CHICAGO — Optometrists and ophthalmologists put aside their political differences for a few hours here at the American Society of Cataract and Refractive Surgery meeting to discuss becoming more efficient and delivering better patient care through an integrated office setting.
Growing patient demand for health care and a thinning pool of eye care practitioners is going to make such an integrated delivery model necessary, Richard L. Lindstrom, MD, said at the symposium. Dr. Lindstrom is the outgoing ASCRS president and a member of the Primary Care Optometry News Editorial Board.
According to symposium moderator Stephen S. Lane, MD, “What we are really going to be dealing with here is patient care. How are we going to take care of our patients in the years to come with a decreasing number of ophthalmologists and an increasing number of patients? To do that effectively and efficiently, many of us have adopted integration in our practices.”
In 2004, the American Academy of Ophthalmology banned optometrists from attending its annual meeting’s educational sessions. ASCRS followed suit and restricted registration to only those ODs who were “directly employed by ophthalmologists or by ophthalmic industry entities.”
However, at this special ASCRS symposium, both ophthalmologists and optometrists from small and large practices as well as academic settings spoke about their reasons for integrating and their thoughts on why other practices should consider following the model.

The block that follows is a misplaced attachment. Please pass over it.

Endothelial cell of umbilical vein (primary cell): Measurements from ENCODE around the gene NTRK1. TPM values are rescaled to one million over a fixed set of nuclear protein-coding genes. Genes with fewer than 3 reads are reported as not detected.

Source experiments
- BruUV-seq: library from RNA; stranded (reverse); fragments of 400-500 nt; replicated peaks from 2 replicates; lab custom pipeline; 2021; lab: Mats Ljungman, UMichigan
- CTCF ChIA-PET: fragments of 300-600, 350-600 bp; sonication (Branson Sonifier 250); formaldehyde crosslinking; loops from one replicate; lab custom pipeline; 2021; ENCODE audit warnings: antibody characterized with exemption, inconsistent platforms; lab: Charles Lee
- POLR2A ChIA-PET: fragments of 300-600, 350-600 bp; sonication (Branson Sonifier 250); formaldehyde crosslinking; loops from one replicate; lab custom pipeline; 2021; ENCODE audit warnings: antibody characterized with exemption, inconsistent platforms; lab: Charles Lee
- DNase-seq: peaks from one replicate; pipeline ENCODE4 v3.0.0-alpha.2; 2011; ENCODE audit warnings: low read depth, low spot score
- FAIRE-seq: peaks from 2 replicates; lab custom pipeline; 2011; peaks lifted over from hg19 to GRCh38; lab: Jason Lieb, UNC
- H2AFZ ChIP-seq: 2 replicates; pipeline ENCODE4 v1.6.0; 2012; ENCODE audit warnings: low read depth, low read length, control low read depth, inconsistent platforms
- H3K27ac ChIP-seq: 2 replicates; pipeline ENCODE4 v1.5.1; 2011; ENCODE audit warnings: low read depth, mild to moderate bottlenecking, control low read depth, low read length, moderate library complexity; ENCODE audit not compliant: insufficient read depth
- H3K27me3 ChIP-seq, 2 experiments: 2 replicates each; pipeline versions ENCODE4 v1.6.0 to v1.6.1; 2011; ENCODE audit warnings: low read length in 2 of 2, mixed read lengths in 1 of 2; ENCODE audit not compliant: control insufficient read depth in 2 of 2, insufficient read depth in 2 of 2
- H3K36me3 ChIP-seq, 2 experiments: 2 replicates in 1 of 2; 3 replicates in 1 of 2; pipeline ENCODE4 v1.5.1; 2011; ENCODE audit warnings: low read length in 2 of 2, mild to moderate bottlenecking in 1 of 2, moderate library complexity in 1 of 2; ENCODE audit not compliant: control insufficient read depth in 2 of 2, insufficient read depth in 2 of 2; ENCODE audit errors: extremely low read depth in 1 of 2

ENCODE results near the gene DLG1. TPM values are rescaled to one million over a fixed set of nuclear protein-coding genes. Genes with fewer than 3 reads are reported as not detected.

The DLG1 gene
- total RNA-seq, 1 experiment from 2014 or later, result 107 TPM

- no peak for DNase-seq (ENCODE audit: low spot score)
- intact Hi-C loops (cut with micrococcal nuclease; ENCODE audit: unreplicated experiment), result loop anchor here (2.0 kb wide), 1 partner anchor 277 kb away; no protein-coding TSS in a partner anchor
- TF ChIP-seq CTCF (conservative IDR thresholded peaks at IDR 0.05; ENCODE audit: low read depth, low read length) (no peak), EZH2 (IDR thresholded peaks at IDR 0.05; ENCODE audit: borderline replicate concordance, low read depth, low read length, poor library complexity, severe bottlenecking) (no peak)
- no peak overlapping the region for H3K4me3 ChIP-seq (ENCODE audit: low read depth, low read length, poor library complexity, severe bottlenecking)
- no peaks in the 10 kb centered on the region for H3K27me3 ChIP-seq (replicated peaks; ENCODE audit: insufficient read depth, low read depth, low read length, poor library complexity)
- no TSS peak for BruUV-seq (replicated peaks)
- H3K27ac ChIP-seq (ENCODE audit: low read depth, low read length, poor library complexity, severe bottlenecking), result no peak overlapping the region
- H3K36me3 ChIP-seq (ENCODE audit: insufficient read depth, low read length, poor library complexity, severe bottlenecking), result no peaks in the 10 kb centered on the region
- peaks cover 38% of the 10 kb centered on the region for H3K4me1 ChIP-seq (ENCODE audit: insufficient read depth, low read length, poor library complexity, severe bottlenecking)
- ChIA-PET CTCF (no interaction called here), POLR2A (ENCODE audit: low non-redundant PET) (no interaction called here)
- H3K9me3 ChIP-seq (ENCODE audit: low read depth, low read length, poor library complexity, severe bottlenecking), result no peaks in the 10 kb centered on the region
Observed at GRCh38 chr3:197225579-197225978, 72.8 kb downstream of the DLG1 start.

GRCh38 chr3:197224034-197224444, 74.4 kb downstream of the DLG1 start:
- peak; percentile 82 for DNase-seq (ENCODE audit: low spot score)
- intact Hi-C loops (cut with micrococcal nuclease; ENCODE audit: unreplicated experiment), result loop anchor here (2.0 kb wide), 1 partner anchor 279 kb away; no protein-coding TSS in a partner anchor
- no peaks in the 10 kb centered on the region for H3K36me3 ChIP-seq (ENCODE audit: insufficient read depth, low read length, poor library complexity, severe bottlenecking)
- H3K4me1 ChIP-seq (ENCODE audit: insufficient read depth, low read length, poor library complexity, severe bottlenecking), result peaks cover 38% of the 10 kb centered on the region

| | Integrated system:
Jay Schwartz, DO, (left) and Marc R. Bloomenstein, OD, work together at Schwartz Laser Eye Center in Scottsdale, Ariz.
Image: Passut J
“We’re all being stressed out a lot by external forces,” Dr. Lindstrom said. “There’s a positive side to this story as well – there’s a lot of money being spent on health care in the United States.”
Dr. Lindstrom said that an aging population has led to a huge influx of patients with an increase in demand for high quality eye care.
With about 36,000 optometrists and 18,000 practicing ophthalmologists, there may be an overlap in services, he said. “There are some things we do that can be done as well by our optometry colleagues,” Dr. Lindstrom said. “It turns out that we can work well side by side. We’re going to have to learn to be efficient to meet these patient demands.”
Dr. Lindstrom introduced his Ophthalmologist-led Integrated Eyecare Delivery Model, which he said works well in many practice settings. The efficiencies that are created from the partnership will lead to better compensation, communication and respect, he said.
Robert H. Osher, MD, runs a large integrated practice in Cincinnati. He said he integrated his practice originally so that he could devote more time to teaching and patient care. The results have been satisfying in many ways, he said.
When he is out of the office, he said he feels comfortable leaving it in his colleagues’ care. “I have total, complete peace of mind ... and I love that feeling,” he said. “Working together has been the key to our success.”
Paul M. Karpecki, OD, also a PCON Editorial Board member, said belonging to that same integrated practice has allowed him to concentrate his efforts on ocular surface disease. “It’s much more specialized [in an integrated system],” he said. “The more you do of anything, the better you become.”
Marc R. Bloomenstein, OD, another PCON Editorial Board member, and others on the panel agreed that integrating allows them to be better doctors to their patients. “The bottom line is that the patients are the ones who benefit the most,” Dr. Bloomenstein said.
A note from the editors:
To facilitate bringing news to readers rapidly, for Primary Care Optometry News meeting wrap-up articles, PCON departs from its editorial policy and typically does not send these items out for source review.